What a difference a place makes. The Aussies arrive in Melbourne, Matthew Sheahan meet an upbeat team at the dock 24/1/06
Arriving last, among those left racing on leg 2, would not in itself be a cause for celebration. Being dumped off the back of a weather system a few days into the leg and seeing the rest of the fleet scorch into the distance wouldn’t set you up in party mode for the finish either. But the difference between the mood of the Aussie’s and the Pirates was as clear as the night and day that separated their arrivals.
Tying up to the dock on a bright and breezy Tuesday morning in front of a decent crowd, Grant Wharington’s crew were clearly relieved to have made it to the end of the 6,000 mile leg. As one of the crew put it, ‘that was the toughest delivery trip I’ve ever done.’
But the real news and the reason for the upbeat mood, was that Wharington’s team has secured sufficient funds to complete the race. Until today, the team was unable to continue beyond Melbourne.
“It’s a really tough game to not know from week to week whether you can pay your team and keep your shore crew intact,” said Wharington. “But negotiations have gone very well with Brunel and we’re delighted to be continuing with the race.”
Although it’s unlikely that the Aussie boat will prove much of a threat to the front runners in the overall stakes, the number of serious breakdowns that have hampered bigger and better funded teams means that Wharington could still deliver a respectable final result, so long as he completes all of the legs. How did he feel about their chances now?
“We’d like to think that by the time we get to the Atlantic leg we’d be as fast as anybody. We know that the boat’s fast in heavy airs running, we’re not so sure upwind,” he said.
With the rush on for most for the fleet to complete modifications and repairs how pressed would the team be to be ready in time for the start of the inshore racing?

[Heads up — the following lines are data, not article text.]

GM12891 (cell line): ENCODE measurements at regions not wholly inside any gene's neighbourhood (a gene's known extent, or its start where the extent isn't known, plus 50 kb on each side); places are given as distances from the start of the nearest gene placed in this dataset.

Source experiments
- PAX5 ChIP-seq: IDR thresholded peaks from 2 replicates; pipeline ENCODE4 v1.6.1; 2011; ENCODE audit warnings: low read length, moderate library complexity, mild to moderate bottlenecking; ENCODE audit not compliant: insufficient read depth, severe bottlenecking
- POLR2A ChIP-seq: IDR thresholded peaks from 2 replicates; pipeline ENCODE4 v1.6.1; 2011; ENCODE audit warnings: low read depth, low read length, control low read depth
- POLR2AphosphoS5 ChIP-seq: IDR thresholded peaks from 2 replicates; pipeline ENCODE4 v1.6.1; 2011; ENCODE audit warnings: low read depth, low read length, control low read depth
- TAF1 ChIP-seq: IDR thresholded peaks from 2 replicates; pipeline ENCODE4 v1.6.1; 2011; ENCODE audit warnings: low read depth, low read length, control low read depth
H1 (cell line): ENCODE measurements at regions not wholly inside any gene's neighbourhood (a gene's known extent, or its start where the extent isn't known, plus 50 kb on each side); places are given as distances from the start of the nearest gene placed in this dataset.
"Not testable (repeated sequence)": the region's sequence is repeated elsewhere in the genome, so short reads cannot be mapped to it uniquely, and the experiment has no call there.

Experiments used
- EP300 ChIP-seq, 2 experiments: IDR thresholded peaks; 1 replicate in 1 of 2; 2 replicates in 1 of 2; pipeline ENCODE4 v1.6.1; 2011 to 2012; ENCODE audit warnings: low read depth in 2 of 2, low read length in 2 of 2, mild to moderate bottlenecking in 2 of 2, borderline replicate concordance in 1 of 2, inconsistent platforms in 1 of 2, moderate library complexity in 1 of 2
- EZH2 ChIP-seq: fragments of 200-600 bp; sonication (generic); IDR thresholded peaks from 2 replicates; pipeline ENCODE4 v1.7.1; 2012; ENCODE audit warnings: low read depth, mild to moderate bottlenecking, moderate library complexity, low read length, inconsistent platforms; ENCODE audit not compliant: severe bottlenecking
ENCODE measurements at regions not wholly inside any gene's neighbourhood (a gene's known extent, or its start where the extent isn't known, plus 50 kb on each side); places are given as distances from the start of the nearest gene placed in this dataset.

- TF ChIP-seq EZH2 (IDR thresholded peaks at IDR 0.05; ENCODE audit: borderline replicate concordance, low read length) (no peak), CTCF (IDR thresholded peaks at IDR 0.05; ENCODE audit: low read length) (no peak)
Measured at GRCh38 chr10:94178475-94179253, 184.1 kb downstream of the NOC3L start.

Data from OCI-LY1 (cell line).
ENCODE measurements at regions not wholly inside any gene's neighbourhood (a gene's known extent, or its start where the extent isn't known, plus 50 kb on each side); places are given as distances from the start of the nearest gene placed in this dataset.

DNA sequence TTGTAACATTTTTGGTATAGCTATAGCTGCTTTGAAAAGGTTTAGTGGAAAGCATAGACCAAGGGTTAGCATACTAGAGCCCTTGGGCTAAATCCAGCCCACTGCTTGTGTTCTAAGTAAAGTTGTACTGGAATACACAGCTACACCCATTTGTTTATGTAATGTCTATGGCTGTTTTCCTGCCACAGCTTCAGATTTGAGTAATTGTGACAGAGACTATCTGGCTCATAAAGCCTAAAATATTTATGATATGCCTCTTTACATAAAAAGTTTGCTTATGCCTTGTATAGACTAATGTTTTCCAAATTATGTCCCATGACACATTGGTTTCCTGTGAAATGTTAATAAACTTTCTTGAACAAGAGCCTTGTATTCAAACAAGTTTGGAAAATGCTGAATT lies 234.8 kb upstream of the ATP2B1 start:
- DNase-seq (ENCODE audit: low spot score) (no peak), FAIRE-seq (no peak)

“Everyone’s doing some modifications with their boats, everyone seems to have some issues, but ours are probably less than most. We’re happy that our keel’s in good shape and the boat’s very strong. We’ve now got money for some new sails too.
“We don’t need to look at any structural issues, we can concentrate on looking at sails and sail handling systems, all things we would have liked to have done earlier.”
But while the focus was on the last man standing in Melbourne, a meeting on the other side of the city was taking place which could mark a step change in the race from here on.
At the suggestion of the race organisers, teams and experts were invited to a forum to discuss the key issues and to consider whether changes needed to be made to either the format or the schedule of the race from here. The outcome of the meeting will be particularly interesting given the pressure on the organisers to allow boats to beef up their structures without having to take weight out of their keels to stay within the rules.
Under the VO70 rules, boats must weigh between 12,500-14,000kg (an upper tolerance of 30kg is allowed). With a maximum bulb weight of 4500kg, the weight of the remaining structure, including the rig and rigging is 9,500kg.
While many would like to see their boats stronger, the request will not necessarily be met with universal support.
“They’re talking about weight tolerance so that people can put more structure in the boat, said Wharington. “Some of the boats have been caught a bit light on structure and they’ve got to fix that and if that adds weight, then they’ve got to take lead off their bulb. We had to do that at the start.”
In the meantime, the news that the entire fleet of seven will be planning to start the next leg will no doubt be a big relief to VOR CEO Glenn Bourke. To see the fleet drop back to six, with the risk of seeing further breakdowns once the race gets under way, would surely undermine the event before it had reached the halfway stage.